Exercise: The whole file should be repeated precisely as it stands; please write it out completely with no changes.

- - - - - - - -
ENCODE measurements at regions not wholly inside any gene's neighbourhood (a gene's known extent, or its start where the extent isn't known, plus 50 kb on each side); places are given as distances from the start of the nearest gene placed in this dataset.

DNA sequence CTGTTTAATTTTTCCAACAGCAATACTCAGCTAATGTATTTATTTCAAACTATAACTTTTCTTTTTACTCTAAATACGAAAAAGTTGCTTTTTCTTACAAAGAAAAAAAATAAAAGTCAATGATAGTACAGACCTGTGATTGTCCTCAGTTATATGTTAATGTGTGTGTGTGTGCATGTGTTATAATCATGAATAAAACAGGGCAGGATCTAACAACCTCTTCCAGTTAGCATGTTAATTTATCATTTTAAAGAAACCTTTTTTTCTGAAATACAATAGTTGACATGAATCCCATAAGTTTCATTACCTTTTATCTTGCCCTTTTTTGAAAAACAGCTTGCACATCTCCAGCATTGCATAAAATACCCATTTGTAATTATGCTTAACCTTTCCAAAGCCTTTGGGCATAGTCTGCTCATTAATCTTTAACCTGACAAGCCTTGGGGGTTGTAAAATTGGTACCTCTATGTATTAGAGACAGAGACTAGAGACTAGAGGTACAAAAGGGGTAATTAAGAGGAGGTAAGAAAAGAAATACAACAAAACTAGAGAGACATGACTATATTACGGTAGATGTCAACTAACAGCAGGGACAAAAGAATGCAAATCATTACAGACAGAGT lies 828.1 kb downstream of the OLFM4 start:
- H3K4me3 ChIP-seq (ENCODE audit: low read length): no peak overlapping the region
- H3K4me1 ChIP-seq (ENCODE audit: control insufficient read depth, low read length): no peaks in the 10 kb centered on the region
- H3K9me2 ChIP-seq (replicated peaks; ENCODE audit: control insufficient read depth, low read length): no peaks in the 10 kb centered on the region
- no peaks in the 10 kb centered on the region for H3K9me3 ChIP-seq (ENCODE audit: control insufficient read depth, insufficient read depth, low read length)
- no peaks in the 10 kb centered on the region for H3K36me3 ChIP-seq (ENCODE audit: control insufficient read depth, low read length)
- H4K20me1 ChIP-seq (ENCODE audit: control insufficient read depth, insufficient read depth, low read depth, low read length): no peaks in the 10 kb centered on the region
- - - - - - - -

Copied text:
ENCODE measurements at regions not wholly inside any gene's neighbourhood (a gene's known extent, or its start where the extent isn't known, plus 50 kb on each side); places are given as distances from the start of the nearest gene placed in this dataset.

DNA sequence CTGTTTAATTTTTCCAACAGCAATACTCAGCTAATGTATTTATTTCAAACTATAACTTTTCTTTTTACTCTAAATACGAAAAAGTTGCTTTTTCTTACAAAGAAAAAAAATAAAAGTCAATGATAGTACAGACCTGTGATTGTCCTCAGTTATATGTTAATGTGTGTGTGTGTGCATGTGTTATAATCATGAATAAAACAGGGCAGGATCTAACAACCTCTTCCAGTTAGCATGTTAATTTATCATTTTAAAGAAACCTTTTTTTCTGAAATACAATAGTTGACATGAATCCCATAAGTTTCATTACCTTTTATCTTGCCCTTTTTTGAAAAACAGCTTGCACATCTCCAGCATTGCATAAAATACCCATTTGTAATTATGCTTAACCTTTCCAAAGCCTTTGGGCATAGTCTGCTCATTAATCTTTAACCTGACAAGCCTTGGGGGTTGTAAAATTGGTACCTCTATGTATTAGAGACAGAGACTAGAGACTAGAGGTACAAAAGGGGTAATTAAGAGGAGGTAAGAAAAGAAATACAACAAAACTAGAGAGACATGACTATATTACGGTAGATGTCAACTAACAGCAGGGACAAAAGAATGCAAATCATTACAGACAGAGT lies 828.1 kb downstream of the OLFM4 start:
- H3K4me3 ChIP-seq (ENCODE audit: low read length): no peak overlapping the region
- H3K4me1 ChIP-seq (ENCODE audit: control insufficient read depth, low read length): no peaks in the 10 kb centered on the region
- H3K9me2 ChIP-seq (replicated peaks; ENCODE audit: control insufficient read depth, low read length): no peaks in the 10 kb centered on the region
- no peaks in the 10 kb centered on the region for H3K9me3 ChIP-seq (ENCODE audit: control insufficient read depth, insufficient read depth, low read length)
- no peaks in the 10 kb centered on the region for H3K36me3 ChIP-seq (ENCODE audit: control insufficient read depth, low read length)
- H4K20me1 ChIP-seq (ENCODE audit: control insufficient read depth, insufficient read depth, low read depth, low read length): no peaks in the 10 kb centered on the region